My Tea Break

Rediscovering Tea around the world

Teapot – A key element


Teapots come in different sizes, shapes and materials and if you really want to be devoted to Tea then the Teapot should be a key element of your experience.  The type of Tea that you want to drink will determine the type of teapot that you should use.

Yixing Teapot – A particular type of Chinese clay, these teapots absorb the aroma of the Tea because of its porous nature. The small size reflects the importance of serving small portions of tea each time so that the flavors can be concentrated much effectively. Perfect for Oolong, Black and Pu-erh.

Stainless Steel – These teapots have the advantage keep the Tea hot for a longer time than glass, ceramic and clay teapots and they are also very resistant.

Porcelain – In 1710, Johann Bottger –  a German alchimist, discovered porcelain teapots inpired by the Chinese yixing teapots and Chinese porcelain.

Brown Betty – A typical English teapot, and a symbol of the importance of Tea in England,  created in Bradell Woods area in the 17th century. Brown Bett’s are made of terracota clay and its shape allows the leaves to swirl around while the water is being poured, enhancing the flavour of the Tea.

Silver – Silver Teapots are extremely durable and retain heat for a long time. These have been used since the 1700s for brewing Black Tea and became a symbol of quality and prosperity among families.

Glass – It gained popularity over the last 50 years because of its inability to absorb or retain flavours while still enjoying the colour of the Tea. It is recommended to brew white, green and herbal infusions.

Tetsubin – Originally from Japan, these teapots are made from cast iron and contain a great deal of ornate decoration. Evidence suggests that these teapots appeared with the rise of the Sencha form of drinking Tea that uses tea leaves instead of powdered Tea (Matcha). Today this is a reflection of the Japanese culture and history.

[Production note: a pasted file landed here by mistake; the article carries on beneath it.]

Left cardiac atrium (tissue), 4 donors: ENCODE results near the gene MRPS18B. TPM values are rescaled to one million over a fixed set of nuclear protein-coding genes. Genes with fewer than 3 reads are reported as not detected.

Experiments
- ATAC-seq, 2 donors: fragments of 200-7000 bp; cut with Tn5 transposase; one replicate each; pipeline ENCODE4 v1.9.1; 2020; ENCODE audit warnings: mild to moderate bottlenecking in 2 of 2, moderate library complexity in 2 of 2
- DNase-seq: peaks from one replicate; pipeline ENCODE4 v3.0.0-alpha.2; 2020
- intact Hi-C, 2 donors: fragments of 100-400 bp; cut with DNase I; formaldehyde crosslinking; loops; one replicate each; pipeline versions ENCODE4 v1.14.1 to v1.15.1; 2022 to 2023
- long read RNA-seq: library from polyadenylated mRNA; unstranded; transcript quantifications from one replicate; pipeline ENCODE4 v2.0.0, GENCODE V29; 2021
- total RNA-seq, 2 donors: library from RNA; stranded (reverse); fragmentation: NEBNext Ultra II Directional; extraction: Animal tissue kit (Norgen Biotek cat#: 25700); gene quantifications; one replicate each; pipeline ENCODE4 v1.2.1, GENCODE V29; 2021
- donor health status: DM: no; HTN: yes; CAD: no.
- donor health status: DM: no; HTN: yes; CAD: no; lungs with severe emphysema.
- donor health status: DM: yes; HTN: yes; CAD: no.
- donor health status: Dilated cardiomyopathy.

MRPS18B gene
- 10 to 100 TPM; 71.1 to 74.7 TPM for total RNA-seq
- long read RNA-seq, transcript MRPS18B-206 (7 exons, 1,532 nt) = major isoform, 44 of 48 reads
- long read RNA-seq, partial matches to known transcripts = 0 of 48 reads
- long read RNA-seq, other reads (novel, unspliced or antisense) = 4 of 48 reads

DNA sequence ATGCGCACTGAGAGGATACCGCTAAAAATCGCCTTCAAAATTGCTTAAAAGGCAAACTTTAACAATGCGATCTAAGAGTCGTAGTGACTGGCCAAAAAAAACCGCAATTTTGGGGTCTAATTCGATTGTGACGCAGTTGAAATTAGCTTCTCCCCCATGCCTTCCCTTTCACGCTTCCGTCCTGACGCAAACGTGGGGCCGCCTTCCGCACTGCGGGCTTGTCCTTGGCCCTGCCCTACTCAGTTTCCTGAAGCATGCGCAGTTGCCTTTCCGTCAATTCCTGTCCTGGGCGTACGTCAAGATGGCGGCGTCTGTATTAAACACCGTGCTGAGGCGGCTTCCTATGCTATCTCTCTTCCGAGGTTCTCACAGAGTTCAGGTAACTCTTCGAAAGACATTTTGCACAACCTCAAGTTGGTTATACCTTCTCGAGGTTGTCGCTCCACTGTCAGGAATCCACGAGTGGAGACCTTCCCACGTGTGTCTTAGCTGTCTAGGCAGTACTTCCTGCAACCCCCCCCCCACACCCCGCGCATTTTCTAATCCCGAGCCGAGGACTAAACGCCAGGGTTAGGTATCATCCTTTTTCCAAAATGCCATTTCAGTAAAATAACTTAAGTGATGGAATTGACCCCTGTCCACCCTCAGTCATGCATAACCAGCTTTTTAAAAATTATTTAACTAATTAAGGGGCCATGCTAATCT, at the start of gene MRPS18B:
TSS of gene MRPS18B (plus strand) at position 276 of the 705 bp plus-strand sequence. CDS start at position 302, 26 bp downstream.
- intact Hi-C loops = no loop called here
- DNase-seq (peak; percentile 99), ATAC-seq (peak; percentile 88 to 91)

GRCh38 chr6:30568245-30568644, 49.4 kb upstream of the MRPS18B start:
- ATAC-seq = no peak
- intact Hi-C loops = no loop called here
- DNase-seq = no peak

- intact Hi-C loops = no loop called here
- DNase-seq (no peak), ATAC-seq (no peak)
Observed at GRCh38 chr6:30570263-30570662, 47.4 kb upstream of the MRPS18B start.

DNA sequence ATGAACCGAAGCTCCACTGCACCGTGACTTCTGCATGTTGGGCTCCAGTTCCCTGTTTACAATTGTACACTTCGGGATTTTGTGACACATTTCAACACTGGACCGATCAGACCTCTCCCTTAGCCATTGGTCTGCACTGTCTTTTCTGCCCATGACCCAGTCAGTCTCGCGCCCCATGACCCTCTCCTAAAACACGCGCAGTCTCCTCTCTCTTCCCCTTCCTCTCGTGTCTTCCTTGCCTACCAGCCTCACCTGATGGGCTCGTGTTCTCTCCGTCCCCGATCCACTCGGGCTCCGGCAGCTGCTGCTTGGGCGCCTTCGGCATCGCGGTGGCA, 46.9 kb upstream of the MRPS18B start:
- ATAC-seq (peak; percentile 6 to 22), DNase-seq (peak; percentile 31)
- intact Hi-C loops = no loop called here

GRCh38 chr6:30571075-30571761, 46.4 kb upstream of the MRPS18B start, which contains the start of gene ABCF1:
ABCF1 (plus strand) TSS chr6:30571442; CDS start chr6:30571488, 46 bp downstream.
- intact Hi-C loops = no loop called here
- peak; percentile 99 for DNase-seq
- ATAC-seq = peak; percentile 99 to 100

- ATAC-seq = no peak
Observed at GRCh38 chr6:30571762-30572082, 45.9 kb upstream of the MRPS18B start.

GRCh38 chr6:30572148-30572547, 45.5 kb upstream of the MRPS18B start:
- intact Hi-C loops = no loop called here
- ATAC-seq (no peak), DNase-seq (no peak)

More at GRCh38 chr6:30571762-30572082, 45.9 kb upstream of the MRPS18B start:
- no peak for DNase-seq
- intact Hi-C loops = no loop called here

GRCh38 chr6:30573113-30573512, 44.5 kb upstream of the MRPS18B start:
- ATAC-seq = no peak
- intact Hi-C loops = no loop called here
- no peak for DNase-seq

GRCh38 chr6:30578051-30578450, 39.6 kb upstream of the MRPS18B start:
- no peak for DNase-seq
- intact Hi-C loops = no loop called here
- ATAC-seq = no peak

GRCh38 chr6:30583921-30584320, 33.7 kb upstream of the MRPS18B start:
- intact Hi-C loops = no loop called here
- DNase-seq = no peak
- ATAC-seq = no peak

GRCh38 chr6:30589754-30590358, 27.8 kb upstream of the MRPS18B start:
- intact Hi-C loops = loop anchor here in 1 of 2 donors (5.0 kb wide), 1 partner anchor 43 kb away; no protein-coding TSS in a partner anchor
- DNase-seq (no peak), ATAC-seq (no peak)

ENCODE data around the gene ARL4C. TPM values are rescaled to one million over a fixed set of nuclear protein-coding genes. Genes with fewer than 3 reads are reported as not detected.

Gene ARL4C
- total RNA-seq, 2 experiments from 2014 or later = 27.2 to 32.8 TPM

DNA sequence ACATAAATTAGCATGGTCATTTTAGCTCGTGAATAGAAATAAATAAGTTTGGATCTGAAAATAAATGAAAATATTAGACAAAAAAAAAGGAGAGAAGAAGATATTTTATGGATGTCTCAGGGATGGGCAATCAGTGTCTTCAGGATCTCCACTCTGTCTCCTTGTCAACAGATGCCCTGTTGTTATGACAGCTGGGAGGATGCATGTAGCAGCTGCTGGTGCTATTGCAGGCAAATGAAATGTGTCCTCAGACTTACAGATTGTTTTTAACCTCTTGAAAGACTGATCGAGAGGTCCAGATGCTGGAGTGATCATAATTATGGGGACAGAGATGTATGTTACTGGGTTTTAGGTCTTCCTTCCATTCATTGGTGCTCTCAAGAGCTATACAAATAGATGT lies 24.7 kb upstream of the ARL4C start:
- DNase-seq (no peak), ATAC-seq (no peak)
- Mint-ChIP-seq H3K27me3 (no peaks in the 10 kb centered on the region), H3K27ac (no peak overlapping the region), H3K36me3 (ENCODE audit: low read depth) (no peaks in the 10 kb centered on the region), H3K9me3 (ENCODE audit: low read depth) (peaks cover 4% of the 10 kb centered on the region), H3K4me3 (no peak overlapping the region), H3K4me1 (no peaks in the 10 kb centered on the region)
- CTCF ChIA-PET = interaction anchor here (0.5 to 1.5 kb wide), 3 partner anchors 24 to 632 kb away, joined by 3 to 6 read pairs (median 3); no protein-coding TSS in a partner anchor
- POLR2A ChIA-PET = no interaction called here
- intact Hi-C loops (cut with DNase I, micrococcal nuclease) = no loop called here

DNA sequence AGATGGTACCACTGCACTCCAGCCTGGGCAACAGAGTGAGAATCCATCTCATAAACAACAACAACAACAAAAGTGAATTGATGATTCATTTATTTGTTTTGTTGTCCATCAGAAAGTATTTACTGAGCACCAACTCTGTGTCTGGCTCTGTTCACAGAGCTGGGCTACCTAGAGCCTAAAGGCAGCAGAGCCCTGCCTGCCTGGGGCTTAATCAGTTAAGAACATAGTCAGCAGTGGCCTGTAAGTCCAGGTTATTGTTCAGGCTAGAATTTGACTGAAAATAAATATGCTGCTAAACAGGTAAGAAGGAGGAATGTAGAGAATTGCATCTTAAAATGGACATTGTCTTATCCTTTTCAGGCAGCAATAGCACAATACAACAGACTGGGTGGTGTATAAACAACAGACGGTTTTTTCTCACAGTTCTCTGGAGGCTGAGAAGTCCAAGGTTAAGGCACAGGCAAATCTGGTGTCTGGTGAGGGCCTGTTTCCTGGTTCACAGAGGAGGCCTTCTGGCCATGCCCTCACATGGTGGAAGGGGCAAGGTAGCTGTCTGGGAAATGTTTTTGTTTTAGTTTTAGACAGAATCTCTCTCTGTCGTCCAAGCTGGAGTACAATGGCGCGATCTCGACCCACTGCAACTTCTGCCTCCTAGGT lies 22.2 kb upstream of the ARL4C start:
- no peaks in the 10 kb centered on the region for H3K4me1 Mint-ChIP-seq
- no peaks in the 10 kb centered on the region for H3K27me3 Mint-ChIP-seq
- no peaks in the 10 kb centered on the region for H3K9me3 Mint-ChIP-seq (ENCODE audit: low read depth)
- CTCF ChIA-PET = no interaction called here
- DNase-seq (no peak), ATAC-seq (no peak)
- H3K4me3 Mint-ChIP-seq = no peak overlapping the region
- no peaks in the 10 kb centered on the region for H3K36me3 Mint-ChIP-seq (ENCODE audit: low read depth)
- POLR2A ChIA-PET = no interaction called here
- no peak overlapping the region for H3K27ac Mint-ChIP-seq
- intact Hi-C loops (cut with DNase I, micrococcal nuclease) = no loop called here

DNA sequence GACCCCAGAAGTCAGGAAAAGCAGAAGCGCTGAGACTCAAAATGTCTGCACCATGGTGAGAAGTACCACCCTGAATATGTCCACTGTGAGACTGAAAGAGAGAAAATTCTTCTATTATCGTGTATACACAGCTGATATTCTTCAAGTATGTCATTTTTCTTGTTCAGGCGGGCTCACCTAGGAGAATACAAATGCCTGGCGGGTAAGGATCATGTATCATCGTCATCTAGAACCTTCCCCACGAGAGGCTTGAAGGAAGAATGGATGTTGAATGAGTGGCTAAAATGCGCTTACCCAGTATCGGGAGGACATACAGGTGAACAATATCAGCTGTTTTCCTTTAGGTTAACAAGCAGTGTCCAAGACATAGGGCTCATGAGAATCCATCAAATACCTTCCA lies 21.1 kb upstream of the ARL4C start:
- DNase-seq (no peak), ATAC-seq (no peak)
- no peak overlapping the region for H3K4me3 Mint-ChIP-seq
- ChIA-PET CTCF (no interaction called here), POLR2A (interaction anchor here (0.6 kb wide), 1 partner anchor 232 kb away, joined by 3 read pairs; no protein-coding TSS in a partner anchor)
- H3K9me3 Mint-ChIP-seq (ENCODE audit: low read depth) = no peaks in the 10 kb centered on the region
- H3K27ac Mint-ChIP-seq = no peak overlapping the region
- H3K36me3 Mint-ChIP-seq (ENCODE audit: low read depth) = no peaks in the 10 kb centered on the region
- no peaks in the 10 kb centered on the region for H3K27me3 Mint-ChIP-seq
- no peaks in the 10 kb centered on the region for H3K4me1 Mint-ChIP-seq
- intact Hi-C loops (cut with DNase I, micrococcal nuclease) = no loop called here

Teapots are not only an essencial accessory of Tea drinking but also a decorative and design element.

Happy Tea Break. 🙂



3 thoughts on “Teapot – A key element

  1. I personally think it’s worthwhile to experiment rather than just stay wedded to the idea that teapots correspond to specific types of tea in a fixed manner.

    I also want to point out other ways of brewing, both traditional and not. A gaiwan, a Chinese lidded-bowl, is outstanding for some teas. It enables you to brew similarly to how you would with a Yixing teapot, but it has a more neutral flavor. Another completely different way to brew tea is to brew it directly in a mug, with or without an infuser. I find brewing whole-leaf oolong in a mug to be particularly compelled. I got this idea from Gingko Seto of Life in Teacup.

    I’ve also tried other teapots of different materials and shapes from the ones here, sometimes with great success, sometimes not.

    I think the best advice I could give would be to experiment.

    • Dear Alex,
      Thanks for your comments. We agree that everyone should try and experiment different teapots with different teas. For us it’s important to know the benefits and particularities of each material and its effect on the way of brewing as well.
      Gaiwan is one of our favourite ways of brewing and the next post will be dedicated to Gaiwan and the Chinese Tea ritual associated to it.
      Stay tuned. 🙂

  2. I love collecting tea pots. My favorite one I have is actually from IKEA, its a minimalist tea pot with literally nothing to it. all white, handle and spout, brilliant! Great post.